Nowadays, probiotics attracts increased more and more attention, they are defined as live microorganisms, which may have health benefits for the host if consumed in adequate amounts (Harsharn and Jaya, 2008). The most commonly used probiotics are lactic acid bacteria and non-pathogenic yeasts (Eamonn, 2011). It has been demonstrated that probiotics could be applied to regulating the gastrointestinal disease, such as diarrhea, neonatal necrotizing enterocolitis, Helicobacter pylori eradication (Behnsen et al., 2013). Recently, probiotics and their products are well studied for their health benefit effects on immunomodulatory, type 2 diabetes, hypertension, neonatal jaundice and so on (Marta and Józef, 2015).
In recent years, probiotics has been used in the treatment of jaundice. Funda et al. suggested that Bifidobacterium species may protect against breast milk jaundice and probiotics may be protective against hyperbilirubinemia by affecting intestinal motility and intestinal microbial flora (Funda et al., 2013). Geyik et al. demonstrated that Saccharomyces boulardii has an effect on preventing bacterial translocation and improvement of intestinal barrier function in an obstructive jaundice animal model (Geyik et al., 2006). Claire et al. also showed the probiotic had an effect on obstructive jaundice through modulation of gut barrier function (Claire et al., 2013). The efficacy of probiotics depends upon their ability to pass through the stomach and duodenum, and colonize in the intestinal lumen, to reduce the overgrowth of bacteria in the small bowel, restore gastrointestinal barrier function and modulate the immune system (Eamonn, 2011).
The effect of probiotics in the treatment of neonatal jaundice is a new area for researchers and clinicians (Ozge et al., 2015). In clinical, besides from phototherapy, drugs, massage therapy, acupuncture treatment or exchange transfusion, probiotics supplementation therapy could assist to improve the recovery of neonatal jaundice, through enhancing immunity mainly by regulating bacterial colonies. They can form a biological barrier by specifically binding intestinal epithelial cells through teichoic acid (Ohland and Macnaughton, 2010). However, there is limited evidence regarding the effect of probiotics on bilirubin level in neonates. Therefore, this study aims at systematically evaluating the efficacy and safety of probiotics supplement for pathological neonatal jaundice.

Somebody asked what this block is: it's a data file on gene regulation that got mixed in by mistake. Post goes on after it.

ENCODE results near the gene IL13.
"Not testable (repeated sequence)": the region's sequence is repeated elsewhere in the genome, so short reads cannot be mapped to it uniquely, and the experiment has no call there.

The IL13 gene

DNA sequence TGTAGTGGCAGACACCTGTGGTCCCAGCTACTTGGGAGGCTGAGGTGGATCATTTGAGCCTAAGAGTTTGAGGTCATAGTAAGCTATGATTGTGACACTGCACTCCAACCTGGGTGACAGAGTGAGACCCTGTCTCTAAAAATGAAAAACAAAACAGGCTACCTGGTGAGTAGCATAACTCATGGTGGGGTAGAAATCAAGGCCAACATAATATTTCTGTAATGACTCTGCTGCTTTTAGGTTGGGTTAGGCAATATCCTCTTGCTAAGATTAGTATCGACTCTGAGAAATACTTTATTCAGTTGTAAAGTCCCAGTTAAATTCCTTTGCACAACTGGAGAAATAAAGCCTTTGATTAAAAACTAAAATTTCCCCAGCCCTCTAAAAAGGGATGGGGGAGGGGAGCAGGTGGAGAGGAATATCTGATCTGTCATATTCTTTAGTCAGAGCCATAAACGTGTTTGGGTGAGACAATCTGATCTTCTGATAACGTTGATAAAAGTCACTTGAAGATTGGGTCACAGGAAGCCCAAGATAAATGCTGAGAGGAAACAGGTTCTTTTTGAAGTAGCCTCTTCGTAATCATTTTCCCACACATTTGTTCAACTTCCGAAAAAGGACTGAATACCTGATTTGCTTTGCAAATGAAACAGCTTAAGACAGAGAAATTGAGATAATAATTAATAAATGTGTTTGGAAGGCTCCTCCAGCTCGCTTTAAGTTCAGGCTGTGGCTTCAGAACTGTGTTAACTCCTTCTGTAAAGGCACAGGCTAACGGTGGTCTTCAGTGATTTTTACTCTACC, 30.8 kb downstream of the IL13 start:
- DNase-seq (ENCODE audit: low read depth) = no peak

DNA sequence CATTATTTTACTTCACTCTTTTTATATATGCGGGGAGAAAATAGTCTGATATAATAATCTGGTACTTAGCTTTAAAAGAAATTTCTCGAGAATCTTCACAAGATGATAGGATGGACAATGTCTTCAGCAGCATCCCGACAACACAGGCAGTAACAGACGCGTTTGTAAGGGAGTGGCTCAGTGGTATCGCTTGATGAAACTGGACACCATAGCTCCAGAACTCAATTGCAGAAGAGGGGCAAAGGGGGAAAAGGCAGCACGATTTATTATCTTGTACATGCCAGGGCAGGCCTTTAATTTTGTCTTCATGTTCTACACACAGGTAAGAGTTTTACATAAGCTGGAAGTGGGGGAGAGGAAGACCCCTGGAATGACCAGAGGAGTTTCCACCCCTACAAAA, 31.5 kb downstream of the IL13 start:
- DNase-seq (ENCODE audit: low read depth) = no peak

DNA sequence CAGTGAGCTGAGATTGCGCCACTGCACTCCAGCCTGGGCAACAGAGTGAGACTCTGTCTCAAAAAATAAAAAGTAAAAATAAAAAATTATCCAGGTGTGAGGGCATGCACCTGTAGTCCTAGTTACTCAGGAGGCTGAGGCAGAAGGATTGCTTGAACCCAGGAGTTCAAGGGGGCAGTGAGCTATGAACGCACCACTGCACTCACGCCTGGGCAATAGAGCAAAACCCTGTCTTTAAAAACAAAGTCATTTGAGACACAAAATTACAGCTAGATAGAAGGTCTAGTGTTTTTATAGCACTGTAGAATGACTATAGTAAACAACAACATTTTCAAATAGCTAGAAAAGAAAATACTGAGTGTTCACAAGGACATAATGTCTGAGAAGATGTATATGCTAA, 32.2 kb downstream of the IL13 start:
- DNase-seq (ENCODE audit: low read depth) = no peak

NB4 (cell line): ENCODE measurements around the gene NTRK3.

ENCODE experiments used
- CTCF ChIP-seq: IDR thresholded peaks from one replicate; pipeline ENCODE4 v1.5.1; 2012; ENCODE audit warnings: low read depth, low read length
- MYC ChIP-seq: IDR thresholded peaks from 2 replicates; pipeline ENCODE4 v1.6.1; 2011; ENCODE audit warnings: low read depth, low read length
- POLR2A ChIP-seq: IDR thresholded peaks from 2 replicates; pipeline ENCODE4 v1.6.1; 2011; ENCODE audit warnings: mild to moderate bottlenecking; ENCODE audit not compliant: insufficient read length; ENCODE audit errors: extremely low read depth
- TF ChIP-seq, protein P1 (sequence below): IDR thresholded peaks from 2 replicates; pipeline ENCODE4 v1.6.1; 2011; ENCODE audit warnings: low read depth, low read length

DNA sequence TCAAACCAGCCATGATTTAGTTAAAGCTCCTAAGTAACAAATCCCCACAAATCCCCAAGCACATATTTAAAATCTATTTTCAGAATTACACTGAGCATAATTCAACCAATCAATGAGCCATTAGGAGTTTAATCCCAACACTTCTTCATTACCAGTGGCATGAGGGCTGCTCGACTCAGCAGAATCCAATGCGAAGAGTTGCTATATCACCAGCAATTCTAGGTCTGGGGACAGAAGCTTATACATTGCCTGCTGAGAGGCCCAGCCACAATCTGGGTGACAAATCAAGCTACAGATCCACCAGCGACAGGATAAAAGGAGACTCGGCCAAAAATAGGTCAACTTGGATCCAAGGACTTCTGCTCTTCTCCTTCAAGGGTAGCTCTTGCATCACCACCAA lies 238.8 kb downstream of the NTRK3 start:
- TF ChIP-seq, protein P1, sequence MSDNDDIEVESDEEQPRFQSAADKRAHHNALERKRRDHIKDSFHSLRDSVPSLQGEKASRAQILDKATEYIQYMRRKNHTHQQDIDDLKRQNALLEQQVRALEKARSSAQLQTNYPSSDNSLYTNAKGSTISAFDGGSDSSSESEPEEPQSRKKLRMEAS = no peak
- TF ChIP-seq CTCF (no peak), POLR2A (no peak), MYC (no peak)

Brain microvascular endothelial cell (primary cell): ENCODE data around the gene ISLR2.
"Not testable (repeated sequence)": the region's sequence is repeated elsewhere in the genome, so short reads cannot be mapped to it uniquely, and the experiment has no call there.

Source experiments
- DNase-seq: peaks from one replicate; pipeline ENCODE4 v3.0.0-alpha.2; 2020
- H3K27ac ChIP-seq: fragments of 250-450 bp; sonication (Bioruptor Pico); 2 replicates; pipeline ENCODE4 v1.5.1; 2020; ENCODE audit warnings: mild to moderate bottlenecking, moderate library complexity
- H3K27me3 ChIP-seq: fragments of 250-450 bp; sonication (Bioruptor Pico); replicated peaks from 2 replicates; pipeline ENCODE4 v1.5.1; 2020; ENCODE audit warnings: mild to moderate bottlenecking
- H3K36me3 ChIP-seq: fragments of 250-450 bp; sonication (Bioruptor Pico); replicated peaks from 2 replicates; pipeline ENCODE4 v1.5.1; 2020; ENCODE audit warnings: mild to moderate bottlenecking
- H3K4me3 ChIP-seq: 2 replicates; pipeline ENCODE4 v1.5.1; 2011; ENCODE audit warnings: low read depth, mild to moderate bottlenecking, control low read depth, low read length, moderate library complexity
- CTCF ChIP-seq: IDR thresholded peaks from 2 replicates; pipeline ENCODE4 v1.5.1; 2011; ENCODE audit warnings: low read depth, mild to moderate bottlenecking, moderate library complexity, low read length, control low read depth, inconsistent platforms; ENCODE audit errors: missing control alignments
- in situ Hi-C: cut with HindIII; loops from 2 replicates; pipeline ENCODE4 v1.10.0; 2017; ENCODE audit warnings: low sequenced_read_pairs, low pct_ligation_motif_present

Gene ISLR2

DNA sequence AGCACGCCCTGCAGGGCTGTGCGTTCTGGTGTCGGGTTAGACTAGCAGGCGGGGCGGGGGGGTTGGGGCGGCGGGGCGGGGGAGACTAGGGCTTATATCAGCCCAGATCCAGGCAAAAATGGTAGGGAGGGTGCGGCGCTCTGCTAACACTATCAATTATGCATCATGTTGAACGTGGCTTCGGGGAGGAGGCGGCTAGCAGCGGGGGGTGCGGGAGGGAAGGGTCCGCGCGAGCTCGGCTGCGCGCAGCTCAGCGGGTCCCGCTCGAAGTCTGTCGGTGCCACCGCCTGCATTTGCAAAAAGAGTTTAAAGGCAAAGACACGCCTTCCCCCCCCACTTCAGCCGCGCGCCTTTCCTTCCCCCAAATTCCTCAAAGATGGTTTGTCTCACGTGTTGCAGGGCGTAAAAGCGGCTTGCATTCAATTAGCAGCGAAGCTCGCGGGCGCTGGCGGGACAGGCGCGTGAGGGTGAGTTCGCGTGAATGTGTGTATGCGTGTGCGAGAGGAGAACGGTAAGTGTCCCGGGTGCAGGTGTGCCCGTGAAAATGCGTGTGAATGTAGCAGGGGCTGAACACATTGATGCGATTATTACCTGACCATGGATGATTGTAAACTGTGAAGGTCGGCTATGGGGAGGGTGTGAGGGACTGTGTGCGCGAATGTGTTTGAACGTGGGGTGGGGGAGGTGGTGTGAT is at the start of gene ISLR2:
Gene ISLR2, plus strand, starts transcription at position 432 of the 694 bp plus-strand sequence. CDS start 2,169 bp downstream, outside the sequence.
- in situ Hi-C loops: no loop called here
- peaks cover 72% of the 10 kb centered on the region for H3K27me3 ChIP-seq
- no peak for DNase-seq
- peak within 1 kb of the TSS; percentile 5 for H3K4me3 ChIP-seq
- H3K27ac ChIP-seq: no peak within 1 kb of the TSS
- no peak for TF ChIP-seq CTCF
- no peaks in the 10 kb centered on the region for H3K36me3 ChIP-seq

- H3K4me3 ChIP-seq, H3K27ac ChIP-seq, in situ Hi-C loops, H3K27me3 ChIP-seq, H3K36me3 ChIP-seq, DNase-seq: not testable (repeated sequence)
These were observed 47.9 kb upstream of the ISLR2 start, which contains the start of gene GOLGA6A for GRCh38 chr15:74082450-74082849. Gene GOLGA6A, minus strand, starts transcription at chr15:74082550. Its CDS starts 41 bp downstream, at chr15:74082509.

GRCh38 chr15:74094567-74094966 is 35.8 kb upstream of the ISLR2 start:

We designed search strategies for three English language based electronic databases including PubMed, EMBase and Cochrane Library. Four Chinese electronic database including China National Knowledge Infrastructure (CNKI), WanFang Database (WanFang), Chinese Biomedical Literature Database (CBM), VIP Database for Chinese Technical Periodicals (VIP) were also searched. Other sources were used to find additional studies, such as Clinical Trials and The World Health Organization Clinical Trials Registry Platform, Cochrane Central Registry of Controlled Trials.
The following principal search terms and MESH headings were used: “probiotics” or “probiotic” or “Lactobacillus” or “Bifidobacterium” or “S. boulardii” or “yeast” or “yogurt” and “neonatal jaundice” or “neonatal hyperbilirubinaemia.” We would look for additional studies in reference lists of selected articles, contact with authors about knowledge of published or unpublished articles. The results of searches would be crosschecked in order to eliminate duplicates. The deadline of all retrieval was December 2016.
The following studies were included in analysis: (1) randomized controlled trials using clear and adequate randomization methods; (2) jaundice within 24 h after birth; (3) serum total bilirubin concentration increases more than 85.5 μmol/L (5 mg/dl) per day or more than 8.5 μmol/L per h; (4) studies published in either English or Chinese; (5) studies compared at least two treatment groups with (a) control patients underwent routine comprehensive treatment (includes phototherapy, enzyme inducer, immunoglobulin supportive treatment and so on) or phototherapy (b) patients received identical routine comprehensive treatment plus probiotics or identical phototherapy plus probiotics. (6) All studies were though the ethics review committee.